Notably, if the Fed does so then we move rapidly towards logical end-game #2 of the three possible Eurodollar outcomes we have listed previously, where the Fed de facto takes over the global financial system. Yet if the Fed does not do so then we move towards end-game #3, a partial Eurodollar collapse.
Of course, the easy thing to assume is that the Fed will step up as it has always shown a belated willingness before, and a more proactive stance of late. Indeed, as the BIS shows in other research, the Fed stepped up not just during the Global Financial Crisis, but all the way back to the Eurodollar market of the 1960s, where swap lines were readily made available on large scale in order to try to reduce periodic volatility.
However, the scale of what we are talking about here is an entirely new dimension: potentially tens of trillions of USD, and not just to other central banks, or to banks, but to a panoply of real economy firms all around the Eurodollar universe.
As importantly, this assumes that the Fed, which is based in the US, wants to save all these foreign firms. Yet does the Fed want to help Chinese firms, for example? It may traditionally be focused narrowly on smoothly-functioning financial markets, but is that true of a White House that openly sees China as a “strategic rival”, which wishes to onshore industry from it, and which has more interest in having a politically-compliant, not independent Fed? Please think back to the origins of Eurodollars – or look at how the US squeezed its WW2 ally UK during the 1956 Suez Crisis, or how it is using the USD financial system vs. Iran today.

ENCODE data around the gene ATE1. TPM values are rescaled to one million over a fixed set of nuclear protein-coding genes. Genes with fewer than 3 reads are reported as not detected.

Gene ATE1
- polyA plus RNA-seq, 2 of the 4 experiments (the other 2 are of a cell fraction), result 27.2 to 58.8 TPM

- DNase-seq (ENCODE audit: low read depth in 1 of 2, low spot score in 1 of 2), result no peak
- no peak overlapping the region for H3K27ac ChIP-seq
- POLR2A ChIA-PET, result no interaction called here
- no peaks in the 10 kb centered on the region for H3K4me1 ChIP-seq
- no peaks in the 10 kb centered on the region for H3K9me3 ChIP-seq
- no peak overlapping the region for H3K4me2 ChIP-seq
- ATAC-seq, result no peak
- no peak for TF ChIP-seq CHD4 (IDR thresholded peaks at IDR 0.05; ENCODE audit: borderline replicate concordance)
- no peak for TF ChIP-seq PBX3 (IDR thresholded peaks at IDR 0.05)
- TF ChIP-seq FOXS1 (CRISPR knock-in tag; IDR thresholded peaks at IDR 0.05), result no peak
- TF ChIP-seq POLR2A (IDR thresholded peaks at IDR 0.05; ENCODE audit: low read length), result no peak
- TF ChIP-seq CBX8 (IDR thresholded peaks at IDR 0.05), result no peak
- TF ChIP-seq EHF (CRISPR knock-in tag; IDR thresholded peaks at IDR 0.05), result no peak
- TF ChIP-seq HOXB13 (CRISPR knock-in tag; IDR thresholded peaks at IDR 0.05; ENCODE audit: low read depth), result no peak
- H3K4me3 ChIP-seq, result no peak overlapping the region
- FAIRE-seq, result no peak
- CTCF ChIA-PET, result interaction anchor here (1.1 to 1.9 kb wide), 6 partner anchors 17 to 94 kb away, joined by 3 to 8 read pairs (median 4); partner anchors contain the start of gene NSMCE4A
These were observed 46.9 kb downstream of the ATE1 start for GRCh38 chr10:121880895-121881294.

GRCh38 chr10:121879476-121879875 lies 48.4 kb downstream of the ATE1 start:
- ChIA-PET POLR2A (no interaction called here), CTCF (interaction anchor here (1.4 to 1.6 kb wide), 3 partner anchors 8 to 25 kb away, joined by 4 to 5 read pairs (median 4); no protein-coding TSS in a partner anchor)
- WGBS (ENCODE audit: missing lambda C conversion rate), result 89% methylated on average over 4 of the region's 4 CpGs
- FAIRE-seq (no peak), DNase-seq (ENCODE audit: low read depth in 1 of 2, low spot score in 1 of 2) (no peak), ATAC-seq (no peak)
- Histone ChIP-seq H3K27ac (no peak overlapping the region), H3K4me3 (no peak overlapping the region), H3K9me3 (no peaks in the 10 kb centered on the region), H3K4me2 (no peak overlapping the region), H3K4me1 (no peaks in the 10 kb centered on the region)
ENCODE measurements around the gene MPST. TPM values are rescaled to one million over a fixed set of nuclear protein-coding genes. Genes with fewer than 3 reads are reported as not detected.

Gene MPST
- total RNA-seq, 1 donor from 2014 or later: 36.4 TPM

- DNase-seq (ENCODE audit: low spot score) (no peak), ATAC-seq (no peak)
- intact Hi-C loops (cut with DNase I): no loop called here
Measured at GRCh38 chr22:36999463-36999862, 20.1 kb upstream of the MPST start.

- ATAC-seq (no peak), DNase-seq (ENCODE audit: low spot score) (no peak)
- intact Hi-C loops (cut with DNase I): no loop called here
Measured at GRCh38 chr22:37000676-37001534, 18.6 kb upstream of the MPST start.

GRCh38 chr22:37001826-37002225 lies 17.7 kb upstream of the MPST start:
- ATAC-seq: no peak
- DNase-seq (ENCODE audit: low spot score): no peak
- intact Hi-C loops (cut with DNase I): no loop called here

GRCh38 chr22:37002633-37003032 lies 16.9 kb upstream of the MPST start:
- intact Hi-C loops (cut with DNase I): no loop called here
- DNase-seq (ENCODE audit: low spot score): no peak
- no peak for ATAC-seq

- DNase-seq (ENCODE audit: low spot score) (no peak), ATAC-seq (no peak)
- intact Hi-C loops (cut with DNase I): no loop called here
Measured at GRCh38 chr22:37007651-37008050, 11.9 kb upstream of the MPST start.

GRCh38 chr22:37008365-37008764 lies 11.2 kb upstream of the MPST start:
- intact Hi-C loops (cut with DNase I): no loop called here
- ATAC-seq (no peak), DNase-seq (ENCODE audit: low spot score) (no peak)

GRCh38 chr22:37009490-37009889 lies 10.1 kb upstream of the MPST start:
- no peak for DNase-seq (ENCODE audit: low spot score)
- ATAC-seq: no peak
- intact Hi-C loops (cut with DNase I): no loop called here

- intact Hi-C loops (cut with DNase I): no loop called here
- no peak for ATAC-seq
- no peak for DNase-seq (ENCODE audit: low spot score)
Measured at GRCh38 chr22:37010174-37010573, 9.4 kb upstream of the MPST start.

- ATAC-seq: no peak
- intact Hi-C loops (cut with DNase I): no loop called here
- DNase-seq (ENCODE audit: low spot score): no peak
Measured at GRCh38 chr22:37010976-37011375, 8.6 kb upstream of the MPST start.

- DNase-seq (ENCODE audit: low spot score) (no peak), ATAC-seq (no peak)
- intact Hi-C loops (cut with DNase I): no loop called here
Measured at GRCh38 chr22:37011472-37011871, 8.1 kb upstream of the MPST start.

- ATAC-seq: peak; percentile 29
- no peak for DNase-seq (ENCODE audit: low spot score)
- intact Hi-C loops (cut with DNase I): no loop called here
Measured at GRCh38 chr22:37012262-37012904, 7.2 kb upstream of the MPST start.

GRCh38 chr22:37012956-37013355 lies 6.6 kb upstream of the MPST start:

Equally, this assumes that all foreign governments and central banks will want to see the US and USD/Eurodollar cement their global financial primacy further. Yes, Fed support will help alleviate this current economic and brewing financial crisis – but the shift of real power afterwards would be a Rubicon that we have crossed.
Specifically, would China really be happy to see its hopes of CNY gaining a larger global role washed away in a flood of fresh, addictive Eurodollar liquidity, meaning that it is more deeply beholden to the US central bank? Again, please think back to the origins of Eurodollars, to Suez, and to how Iran is being treated – because Beijing will. China would be fully aware that a Fed bailout could easily come with political strings attached, if not immediately and directly, then eventually and indirectly. But they would be there all the same.